The Springboks 1995 Rugby World Cup-winning squad had many heroes but only one man, Andre Joubert, played the latter stages of the tournament with a broken hand.
By 1995 Joubert was a cult hero at Kings Park and a clear first choice as Springbok fullback. He was ahead of his time in some ways and established the archetype of the modern fullback.
Sevens skills make a great 15
Joubert honed his rugby football skills in the SA Sevens team from 1992 until 1994. Despite making his Springbok debut in 1989 against a World XV at Newlands, Joubert only became regular in the team in 1994. He played all but one of the Springboks Tests in the problematic season before the World Cup heroics.
Capped 34 times for the Springboks, Joubert has always been quick to credit the great mentors he has had. He worked with Ian McIntosh at both the Sharks and the Springboks. The coach with perhaps the most expressive face in rugby oversaw Joubert’s ascension to being the first choice fullback. Kitch Christie is held in high regard by Joubert and many others for the way he changed the job of Springbok coach.
Joubert gave the Springboks an attacking option that was unrivalled in South African rugby at the time. He viewed his role as a fullback as being mandated to turn defence into attack. He was prepared to counterattack when it was on but also possessed a big left boot. His goal-kicking was better than his slim return of 65 kicked points suggests.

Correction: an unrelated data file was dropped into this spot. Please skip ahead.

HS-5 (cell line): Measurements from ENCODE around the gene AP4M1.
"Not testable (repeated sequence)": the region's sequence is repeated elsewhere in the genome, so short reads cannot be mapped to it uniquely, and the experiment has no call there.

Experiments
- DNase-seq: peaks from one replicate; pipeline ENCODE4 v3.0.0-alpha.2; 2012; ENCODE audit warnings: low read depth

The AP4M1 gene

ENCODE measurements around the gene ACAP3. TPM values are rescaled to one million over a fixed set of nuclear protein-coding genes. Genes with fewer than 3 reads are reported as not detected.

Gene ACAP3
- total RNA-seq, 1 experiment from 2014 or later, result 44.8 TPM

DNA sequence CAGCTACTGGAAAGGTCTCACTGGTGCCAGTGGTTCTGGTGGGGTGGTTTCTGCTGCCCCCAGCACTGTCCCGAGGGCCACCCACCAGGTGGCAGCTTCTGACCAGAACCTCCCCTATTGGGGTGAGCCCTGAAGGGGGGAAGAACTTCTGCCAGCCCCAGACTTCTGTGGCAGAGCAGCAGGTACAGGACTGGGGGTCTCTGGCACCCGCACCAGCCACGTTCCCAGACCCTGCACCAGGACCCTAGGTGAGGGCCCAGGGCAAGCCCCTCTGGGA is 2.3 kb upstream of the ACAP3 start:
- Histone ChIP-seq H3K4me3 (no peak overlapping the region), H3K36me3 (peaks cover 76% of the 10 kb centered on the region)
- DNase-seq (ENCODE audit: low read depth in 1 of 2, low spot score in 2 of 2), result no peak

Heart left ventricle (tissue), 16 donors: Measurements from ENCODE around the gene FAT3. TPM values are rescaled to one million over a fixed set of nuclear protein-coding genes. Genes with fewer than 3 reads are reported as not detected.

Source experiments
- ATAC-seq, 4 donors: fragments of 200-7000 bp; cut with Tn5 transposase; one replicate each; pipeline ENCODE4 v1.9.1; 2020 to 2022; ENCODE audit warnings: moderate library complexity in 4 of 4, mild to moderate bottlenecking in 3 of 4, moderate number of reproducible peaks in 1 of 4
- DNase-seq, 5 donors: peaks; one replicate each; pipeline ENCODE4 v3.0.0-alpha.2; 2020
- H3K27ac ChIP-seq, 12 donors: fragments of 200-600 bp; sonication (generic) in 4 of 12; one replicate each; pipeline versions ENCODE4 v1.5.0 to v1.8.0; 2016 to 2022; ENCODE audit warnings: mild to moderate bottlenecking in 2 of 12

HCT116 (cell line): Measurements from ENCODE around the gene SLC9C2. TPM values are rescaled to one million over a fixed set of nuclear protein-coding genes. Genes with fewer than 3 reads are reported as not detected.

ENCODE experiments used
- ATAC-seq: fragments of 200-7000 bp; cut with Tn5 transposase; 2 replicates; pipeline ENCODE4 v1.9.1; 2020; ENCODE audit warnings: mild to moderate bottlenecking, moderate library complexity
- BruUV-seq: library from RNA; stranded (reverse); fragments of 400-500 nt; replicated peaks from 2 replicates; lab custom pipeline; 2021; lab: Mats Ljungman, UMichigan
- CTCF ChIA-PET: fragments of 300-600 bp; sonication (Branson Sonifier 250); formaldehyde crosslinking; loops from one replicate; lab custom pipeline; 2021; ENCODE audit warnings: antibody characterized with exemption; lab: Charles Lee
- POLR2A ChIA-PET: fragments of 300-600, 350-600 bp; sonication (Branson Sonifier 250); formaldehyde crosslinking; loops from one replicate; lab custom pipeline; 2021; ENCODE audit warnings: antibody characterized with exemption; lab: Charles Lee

The 1995 Rugby World Cup
There was little debate as to who the Springboks first-choice fullback was by the time they lined up against Australia at Ellis Park for the opening match.
Joubert’s influence on the Springbok team spread far beyond the points he scored. The fullback wasn’t able to get onto the scoreboard at the 1995 World Cup, but he was central to the triumph.
The broken hand
In the Springboks quarterfinal against Samoa, the aptly named George Harder, slammed into Joubert breaking his hand. He would have the injury operated on immediately but there were fears that he would miss the rest of the tournament.
Officials were reluctant to allow Joubert to play the semi-final against France wearing a protective glove but eventually relented. Joubert was one of the Springbok stars in the match against the Tricolour in Durban. The game was played out in atrocious conditions, Kings Park had been soaked by torrential rain which seemed like it would favour the French. Joubert was superb at the back though dealing well with the kicking game.
The Rugby World Cup final
Still feeling the effects of his broken hand wild horses couldn’t drag Joubert off the Ellis Park pitch. Joubert played his part in a defensive strategy implemented to nullify the All Blacks awesome attack.
Joubert would not suffer the fate of Mike Catt, who may still bear the treadmarks from when the late great Jonah Lomu stormed over him in the semi-finals. Joubert, James Small and Joost van der Westhuizen nullified Lomu keeping the Boks in the game.
All the Rugby World Cup squads
The staunch defensive display from the Springboks and the calmness of Joubert allowed Joel Stransky to create history with ‘that drop-goal’.
Joubert went on to play for the Springboks until 1997, retiring after a 61-22 thrashing of the Wallabies at Loftus. He won the Currie Cup with the Sharks three times in 1992, 1995 and 1996.
His performance at the 1995 Rugby World Cup would seal his place in World Rugby’s Hall of Fame, and he remains one of Rugby’s all-time greats.